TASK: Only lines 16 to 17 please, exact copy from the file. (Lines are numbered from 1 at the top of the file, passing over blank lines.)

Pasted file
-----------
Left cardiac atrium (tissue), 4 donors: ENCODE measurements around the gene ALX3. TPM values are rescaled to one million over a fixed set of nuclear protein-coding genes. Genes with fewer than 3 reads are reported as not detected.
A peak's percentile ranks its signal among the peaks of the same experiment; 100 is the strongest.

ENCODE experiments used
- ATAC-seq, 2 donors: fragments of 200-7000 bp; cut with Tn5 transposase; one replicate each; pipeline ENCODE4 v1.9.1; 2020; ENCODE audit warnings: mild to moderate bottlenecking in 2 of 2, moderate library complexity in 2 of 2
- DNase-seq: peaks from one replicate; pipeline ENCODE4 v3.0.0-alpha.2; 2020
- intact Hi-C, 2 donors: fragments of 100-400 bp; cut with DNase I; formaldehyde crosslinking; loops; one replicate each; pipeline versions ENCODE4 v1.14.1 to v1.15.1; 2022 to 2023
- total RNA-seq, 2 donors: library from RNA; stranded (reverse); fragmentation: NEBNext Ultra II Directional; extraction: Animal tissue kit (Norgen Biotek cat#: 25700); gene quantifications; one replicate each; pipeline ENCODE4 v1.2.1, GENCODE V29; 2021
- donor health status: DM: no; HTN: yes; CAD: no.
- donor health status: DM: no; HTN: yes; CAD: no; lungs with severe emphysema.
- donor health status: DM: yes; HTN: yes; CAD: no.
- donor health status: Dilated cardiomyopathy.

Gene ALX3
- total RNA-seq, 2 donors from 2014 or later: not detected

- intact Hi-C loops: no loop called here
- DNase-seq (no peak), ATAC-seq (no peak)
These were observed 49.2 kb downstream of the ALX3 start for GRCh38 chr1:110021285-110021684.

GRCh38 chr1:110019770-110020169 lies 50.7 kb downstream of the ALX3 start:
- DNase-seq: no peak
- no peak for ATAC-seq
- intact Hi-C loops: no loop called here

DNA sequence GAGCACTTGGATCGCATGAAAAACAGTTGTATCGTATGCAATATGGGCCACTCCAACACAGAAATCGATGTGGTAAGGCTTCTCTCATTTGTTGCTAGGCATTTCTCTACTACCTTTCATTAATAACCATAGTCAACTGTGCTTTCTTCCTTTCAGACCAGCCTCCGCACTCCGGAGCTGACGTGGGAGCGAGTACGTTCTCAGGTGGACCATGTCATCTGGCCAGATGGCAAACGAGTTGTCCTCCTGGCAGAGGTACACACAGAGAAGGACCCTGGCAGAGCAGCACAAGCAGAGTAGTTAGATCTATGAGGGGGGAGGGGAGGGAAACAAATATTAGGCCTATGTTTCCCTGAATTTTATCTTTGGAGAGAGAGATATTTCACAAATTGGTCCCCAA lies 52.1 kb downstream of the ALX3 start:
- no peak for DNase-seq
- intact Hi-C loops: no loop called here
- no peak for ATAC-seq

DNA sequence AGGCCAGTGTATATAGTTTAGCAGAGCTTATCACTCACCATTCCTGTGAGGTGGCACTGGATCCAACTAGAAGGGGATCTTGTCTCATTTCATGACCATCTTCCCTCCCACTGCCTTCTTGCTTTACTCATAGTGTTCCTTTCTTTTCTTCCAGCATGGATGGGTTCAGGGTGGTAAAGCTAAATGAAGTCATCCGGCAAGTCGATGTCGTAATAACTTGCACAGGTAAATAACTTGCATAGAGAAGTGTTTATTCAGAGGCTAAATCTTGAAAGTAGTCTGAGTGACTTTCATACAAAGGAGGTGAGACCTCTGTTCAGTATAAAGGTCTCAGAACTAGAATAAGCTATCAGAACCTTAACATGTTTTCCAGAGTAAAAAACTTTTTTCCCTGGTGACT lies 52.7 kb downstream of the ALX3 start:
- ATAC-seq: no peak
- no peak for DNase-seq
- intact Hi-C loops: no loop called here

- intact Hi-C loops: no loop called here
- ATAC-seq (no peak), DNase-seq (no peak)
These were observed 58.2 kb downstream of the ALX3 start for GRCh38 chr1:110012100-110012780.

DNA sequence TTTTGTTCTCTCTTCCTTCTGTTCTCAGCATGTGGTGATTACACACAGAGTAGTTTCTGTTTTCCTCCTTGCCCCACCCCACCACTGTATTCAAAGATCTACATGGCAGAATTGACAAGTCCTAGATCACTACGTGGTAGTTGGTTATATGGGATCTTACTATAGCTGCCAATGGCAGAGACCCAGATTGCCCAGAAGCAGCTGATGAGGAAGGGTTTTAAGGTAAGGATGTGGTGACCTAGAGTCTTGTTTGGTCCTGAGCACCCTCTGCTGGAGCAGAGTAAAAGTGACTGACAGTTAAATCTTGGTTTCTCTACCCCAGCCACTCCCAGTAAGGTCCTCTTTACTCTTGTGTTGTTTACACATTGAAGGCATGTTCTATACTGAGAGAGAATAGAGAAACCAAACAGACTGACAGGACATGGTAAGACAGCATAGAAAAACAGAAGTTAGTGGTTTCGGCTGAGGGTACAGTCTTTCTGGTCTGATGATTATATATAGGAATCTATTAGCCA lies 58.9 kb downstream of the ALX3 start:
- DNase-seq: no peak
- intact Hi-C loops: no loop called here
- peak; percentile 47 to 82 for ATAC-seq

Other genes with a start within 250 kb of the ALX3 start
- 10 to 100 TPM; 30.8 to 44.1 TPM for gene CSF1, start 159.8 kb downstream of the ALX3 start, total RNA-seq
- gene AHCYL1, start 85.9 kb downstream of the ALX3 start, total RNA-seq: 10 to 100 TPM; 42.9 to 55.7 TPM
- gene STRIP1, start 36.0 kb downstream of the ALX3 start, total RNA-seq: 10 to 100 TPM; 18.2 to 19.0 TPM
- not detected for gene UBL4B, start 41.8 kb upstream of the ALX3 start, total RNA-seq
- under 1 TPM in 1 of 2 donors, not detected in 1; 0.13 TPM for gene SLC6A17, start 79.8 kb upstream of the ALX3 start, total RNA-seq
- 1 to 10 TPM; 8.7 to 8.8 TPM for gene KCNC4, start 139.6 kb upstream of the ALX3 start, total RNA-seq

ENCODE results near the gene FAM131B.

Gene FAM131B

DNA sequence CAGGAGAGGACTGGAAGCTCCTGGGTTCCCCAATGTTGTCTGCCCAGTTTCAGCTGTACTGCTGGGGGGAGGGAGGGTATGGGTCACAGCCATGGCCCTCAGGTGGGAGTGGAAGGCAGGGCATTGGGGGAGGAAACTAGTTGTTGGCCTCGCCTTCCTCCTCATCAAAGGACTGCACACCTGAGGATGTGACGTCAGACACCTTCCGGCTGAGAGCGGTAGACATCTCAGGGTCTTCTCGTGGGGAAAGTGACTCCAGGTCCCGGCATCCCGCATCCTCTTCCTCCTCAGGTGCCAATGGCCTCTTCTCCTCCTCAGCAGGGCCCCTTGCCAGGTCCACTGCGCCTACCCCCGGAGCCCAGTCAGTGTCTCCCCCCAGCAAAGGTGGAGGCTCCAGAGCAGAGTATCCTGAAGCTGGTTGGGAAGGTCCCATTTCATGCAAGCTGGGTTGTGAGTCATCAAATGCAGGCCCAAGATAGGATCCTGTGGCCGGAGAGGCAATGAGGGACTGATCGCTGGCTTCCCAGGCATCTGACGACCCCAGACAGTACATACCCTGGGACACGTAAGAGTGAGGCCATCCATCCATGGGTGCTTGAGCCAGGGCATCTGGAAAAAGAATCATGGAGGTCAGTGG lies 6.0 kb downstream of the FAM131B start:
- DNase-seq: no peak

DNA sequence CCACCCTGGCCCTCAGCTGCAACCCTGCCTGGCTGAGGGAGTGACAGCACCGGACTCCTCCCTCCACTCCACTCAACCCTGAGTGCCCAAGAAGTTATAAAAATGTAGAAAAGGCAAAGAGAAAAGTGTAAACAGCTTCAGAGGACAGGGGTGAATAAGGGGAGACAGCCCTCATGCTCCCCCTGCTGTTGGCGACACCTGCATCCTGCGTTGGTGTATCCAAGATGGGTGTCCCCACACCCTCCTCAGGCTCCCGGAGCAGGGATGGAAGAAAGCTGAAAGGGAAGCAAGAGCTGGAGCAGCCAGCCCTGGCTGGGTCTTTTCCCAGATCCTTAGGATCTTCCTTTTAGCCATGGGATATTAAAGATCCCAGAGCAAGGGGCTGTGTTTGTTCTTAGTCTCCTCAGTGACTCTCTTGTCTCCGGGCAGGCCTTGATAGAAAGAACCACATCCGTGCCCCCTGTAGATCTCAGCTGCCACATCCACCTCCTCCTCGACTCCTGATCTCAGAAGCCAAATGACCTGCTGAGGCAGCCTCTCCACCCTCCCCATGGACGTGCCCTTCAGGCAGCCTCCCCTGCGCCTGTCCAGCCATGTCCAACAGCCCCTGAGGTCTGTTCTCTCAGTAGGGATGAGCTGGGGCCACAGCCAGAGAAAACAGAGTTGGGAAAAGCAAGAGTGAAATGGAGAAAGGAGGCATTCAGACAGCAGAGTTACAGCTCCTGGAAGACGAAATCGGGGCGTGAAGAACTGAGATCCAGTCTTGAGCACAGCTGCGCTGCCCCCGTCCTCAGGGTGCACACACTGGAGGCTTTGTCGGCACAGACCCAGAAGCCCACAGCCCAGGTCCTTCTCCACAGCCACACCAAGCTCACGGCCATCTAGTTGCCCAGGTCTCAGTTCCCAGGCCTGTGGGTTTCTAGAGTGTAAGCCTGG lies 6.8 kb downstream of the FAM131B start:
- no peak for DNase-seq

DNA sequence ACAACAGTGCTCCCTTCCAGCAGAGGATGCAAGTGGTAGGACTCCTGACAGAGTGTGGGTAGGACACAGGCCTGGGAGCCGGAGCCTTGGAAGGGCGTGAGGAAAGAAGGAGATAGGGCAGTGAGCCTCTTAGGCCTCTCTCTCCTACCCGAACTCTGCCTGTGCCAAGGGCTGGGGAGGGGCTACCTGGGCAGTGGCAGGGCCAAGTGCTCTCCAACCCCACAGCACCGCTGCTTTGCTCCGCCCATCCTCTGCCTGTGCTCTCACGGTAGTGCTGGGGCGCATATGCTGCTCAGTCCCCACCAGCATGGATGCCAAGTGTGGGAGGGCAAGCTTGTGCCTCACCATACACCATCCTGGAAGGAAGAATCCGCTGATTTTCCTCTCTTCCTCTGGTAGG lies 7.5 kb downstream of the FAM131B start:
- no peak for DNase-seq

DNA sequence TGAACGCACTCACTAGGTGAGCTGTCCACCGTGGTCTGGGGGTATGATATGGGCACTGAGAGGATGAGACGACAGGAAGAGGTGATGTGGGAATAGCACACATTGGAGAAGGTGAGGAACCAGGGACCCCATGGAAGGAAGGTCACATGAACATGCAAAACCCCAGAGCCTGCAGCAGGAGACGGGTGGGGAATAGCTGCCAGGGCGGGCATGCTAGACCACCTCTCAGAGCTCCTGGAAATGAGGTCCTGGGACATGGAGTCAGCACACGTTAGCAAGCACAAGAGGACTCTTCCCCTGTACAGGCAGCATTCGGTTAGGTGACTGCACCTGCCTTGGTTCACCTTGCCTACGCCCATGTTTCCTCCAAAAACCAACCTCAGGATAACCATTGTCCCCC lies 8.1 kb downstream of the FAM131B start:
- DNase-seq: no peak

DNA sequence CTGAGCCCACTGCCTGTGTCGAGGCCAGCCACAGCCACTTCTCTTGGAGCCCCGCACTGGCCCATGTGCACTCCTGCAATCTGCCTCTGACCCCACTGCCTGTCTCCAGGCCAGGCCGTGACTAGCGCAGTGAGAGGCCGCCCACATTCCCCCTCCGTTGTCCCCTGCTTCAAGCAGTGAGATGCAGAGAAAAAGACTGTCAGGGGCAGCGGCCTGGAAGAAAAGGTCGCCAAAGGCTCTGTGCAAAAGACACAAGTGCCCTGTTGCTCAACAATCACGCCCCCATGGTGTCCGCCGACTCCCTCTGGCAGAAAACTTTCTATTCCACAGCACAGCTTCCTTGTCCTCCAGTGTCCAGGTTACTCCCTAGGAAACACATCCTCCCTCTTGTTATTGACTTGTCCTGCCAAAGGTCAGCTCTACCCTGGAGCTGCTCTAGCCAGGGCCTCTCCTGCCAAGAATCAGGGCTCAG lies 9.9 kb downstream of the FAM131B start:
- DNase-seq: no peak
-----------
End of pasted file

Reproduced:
These were observed 49.2 kb downstream of the ALX3 start for GRCh38 chr1:110021285-110021684.

GRCh38 chr1:110019770-110020169 lies 50.7 kb downstream of the ALX3 start: